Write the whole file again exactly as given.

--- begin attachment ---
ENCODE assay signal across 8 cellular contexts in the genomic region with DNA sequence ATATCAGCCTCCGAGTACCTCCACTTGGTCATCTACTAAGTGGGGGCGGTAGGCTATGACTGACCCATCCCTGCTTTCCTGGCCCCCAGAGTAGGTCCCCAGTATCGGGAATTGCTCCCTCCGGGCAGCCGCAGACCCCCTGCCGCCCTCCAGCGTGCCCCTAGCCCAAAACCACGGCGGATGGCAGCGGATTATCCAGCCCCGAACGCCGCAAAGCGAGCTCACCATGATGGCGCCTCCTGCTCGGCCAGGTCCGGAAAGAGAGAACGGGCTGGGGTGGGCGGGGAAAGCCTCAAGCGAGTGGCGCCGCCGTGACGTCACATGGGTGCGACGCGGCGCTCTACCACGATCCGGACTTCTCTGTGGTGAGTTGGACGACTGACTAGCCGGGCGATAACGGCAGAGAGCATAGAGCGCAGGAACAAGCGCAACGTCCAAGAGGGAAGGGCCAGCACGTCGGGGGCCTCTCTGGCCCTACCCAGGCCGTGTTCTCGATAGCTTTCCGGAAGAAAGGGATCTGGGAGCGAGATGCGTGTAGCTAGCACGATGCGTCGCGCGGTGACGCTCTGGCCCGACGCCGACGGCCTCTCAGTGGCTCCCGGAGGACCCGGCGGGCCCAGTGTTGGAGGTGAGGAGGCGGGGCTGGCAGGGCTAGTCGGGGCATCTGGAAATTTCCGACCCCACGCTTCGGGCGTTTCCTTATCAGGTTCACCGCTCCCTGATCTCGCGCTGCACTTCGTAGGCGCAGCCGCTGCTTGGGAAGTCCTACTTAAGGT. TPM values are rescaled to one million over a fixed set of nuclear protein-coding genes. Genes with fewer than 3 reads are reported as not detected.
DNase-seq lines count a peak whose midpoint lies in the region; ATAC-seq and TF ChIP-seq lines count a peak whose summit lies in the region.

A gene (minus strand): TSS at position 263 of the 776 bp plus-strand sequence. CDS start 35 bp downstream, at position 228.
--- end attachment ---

ENCODE assay signal across 8 cellular contexts in the genomic region with DNA sequence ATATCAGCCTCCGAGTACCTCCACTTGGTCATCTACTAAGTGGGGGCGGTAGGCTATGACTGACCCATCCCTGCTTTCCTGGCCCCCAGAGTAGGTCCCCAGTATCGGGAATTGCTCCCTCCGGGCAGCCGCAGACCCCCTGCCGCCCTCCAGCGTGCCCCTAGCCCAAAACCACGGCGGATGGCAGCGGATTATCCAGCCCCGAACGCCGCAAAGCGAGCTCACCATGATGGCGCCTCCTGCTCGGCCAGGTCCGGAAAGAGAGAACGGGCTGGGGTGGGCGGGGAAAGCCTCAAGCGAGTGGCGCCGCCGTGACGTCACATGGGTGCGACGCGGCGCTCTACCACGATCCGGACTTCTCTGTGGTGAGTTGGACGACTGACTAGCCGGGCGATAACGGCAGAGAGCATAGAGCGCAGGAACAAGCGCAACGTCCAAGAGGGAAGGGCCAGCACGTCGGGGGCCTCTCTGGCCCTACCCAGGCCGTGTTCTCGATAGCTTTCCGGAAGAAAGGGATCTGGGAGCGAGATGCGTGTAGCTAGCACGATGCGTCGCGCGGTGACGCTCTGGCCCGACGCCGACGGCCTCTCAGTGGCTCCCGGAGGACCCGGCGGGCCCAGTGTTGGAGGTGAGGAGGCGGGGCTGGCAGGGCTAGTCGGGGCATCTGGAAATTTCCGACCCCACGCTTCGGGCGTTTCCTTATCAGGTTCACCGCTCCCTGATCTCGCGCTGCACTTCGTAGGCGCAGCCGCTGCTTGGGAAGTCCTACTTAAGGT. TPM values are rescaled to one million over a fixed set of nuclear protein-coding genes. Genes with fewer than 3 reads are reported as not detected.
DNase-seq lines count a peak whose midpoint lies in the region; ATAC-seq and TF ChIP-seq lines count a peak whose summit lies in the region.

A gene (minus strand): TSS at position 263 of the 776 bp plus-strand sequence. CDS start 35 bp downstream, at position 228.